Save 10% when you buy 4 Save 20% when you buy 8 Save 25% when you buy 12
Discounts will be reflected at checkout; feel free to mix and match sawdust spawn species
This product may take two weeks to ship depending on availability.
SHIITAKE MUSHROOM CULTIVATION
Lentinula edodes: Shiitake is very nutritious and medicinal mushroom that produces edible brown umbrella-shaped caps. It is traditionally used in East Asian cuisine but can be adapted into many different styles of cooking.
Check out our Spawn FAQ to figure out what type of logs you can use!
Sawdust Spawn - Used for larger mushroom log projects, or by those wanting to inoculate logs every year. Used for small to large enthusiast or commercial projects. Best for inoculating 10 or more logs. *You need anInoculation Toolto use Sawdust Spawn! For larger projects you may want to purchase anAngle Grinder Adapterand specialized12mm drill bit! Sawdust spawn comes in bags approximately 5.5 lbs each.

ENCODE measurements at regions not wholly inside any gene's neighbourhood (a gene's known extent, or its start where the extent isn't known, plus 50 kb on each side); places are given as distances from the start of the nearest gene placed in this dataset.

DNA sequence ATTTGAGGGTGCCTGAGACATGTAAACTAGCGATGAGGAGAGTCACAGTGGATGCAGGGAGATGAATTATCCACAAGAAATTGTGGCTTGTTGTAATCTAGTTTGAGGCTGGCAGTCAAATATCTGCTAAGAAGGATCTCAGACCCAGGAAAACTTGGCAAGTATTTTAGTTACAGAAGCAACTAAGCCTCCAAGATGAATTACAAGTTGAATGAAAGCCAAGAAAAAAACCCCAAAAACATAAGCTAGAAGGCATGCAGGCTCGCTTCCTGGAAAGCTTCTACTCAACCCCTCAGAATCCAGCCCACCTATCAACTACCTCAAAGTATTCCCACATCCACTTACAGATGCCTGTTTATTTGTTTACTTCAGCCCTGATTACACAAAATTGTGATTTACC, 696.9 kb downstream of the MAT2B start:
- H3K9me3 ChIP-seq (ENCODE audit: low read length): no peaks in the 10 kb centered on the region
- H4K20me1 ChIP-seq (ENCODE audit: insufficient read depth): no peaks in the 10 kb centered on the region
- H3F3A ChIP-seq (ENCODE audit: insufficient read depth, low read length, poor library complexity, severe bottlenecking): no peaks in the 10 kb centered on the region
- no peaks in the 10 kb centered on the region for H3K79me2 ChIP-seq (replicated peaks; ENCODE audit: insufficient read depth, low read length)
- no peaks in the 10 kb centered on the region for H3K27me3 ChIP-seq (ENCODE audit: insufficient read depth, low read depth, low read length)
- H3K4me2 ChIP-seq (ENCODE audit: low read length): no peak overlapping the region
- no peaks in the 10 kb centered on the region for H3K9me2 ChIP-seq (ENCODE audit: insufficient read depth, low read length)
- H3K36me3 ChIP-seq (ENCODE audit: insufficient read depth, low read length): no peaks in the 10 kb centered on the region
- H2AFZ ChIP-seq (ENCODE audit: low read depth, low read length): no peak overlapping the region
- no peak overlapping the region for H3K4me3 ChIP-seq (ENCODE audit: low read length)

Inoculation: Works best with the Log Method. It will take at least 12 months of colonization before producing mushrooms and tends to fruit throughout the summer to fall growing season and after rainfalls. Preferred wood species are oak, maple, or beech.
Shiitake is a great mushroom for beginners. They colonize quickly and are the most reliable producers of any species. Great for commercial cultivation!
Cooking: Shiitake has a meaty texture when cooked and is good for drying and reconstituting in winter soups. It pairs beautifully with tamari, ginger, and garlic and can bring needed umami to many different dishes.
Properties: In addition to acting as a general immune system booster, Shiitake can be used as a tonic to promote overall liver and kidney health (Marley, 2009). Shiitake also contains high concentrations of the substance eritadenine, which may be beneficial in reducing blood cholesterol levels (Enman et al., 2007). Beyond helping relieve ailments, Shiitake has nutritional value due to its ability to absorb Vitamin D. Drying Shiitake in the sunlight will increase Vitamin D levels by more than a hundred times compared to Shiitake dried in the dark (Stamets, 2005).